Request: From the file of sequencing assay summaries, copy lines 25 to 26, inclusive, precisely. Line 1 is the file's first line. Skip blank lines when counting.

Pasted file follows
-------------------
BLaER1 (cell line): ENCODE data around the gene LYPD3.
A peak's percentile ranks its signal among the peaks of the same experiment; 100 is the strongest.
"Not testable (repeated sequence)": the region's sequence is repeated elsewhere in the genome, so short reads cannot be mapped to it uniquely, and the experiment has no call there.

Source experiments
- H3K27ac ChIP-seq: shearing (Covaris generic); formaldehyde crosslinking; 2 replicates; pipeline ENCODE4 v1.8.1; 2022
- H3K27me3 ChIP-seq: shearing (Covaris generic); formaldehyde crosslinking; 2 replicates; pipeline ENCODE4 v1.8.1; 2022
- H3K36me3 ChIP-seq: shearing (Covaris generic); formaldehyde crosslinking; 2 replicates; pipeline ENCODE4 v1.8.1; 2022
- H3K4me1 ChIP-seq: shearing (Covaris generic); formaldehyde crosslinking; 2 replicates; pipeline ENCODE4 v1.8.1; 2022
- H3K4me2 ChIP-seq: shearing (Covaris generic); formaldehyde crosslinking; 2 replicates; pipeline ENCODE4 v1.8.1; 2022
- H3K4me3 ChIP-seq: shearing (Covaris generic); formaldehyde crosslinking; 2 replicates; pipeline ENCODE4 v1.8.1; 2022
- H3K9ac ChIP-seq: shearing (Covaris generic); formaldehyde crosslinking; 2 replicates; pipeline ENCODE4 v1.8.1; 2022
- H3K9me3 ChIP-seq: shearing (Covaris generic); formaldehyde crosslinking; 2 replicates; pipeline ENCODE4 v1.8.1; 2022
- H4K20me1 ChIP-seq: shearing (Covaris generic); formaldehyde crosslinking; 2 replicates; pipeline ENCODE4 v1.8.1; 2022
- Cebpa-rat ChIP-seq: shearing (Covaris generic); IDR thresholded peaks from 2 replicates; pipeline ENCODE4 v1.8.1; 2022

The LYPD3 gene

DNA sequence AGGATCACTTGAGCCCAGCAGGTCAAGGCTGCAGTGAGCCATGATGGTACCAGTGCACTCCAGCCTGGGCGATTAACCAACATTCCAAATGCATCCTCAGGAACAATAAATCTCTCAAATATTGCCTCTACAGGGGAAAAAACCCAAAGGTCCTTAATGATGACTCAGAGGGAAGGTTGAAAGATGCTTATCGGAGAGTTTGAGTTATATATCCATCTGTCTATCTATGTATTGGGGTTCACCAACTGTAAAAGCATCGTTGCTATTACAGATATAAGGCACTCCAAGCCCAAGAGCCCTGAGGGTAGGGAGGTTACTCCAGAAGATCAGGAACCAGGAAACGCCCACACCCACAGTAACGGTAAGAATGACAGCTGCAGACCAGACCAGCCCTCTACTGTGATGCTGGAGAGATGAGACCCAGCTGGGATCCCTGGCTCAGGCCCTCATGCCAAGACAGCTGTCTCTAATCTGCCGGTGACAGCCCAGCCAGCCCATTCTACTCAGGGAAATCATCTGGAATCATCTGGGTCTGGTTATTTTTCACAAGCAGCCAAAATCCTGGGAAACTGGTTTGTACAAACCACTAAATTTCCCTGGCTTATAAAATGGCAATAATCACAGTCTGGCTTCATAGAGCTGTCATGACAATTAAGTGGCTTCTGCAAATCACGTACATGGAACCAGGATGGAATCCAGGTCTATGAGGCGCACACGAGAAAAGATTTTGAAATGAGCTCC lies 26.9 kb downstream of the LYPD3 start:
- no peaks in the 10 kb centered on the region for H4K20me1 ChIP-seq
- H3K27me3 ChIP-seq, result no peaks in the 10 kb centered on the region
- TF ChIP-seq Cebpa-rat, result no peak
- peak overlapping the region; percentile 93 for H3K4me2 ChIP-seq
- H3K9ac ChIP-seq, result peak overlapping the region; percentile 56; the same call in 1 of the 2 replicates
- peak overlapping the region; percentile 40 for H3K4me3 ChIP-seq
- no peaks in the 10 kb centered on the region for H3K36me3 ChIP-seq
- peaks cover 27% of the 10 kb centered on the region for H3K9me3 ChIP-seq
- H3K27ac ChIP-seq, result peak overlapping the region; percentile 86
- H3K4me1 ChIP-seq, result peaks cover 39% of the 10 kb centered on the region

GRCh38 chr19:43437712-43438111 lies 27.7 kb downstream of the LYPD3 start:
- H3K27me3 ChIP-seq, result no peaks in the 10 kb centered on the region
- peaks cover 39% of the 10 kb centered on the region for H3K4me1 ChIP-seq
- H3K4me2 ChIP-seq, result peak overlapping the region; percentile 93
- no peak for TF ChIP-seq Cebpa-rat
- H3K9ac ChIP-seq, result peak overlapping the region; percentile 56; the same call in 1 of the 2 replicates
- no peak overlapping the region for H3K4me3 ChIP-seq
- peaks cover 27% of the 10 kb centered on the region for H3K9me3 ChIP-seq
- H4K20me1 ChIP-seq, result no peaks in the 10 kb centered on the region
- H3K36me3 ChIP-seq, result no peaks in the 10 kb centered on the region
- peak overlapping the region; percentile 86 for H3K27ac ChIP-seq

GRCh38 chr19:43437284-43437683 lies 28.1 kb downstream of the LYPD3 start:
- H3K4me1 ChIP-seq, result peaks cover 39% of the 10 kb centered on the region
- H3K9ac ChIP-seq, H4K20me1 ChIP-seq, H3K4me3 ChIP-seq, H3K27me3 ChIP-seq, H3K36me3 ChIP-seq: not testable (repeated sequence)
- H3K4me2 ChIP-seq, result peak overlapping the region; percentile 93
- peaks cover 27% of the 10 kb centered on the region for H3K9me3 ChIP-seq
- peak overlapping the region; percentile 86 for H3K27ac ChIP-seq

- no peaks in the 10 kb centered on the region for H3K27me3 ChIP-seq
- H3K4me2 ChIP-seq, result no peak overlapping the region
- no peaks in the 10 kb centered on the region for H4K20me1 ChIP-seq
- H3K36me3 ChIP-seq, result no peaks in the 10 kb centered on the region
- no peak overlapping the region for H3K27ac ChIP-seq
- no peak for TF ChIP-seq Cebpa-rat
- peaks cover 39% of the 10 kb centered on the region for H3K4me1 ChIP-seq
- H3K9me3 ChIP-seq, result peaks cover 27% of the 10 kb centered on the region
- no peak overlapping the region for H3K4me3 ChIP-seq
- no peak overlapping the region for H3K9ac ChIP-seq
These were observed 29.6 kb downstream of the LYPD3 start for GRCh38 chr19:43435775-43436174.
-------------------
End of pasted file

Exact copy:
- H3K27ac ChIP-seq, result peak overlapping the region; percentile 86
- H3K4me1 ChIP-seq, result peaks cover 39% of the 10 kb centered on the region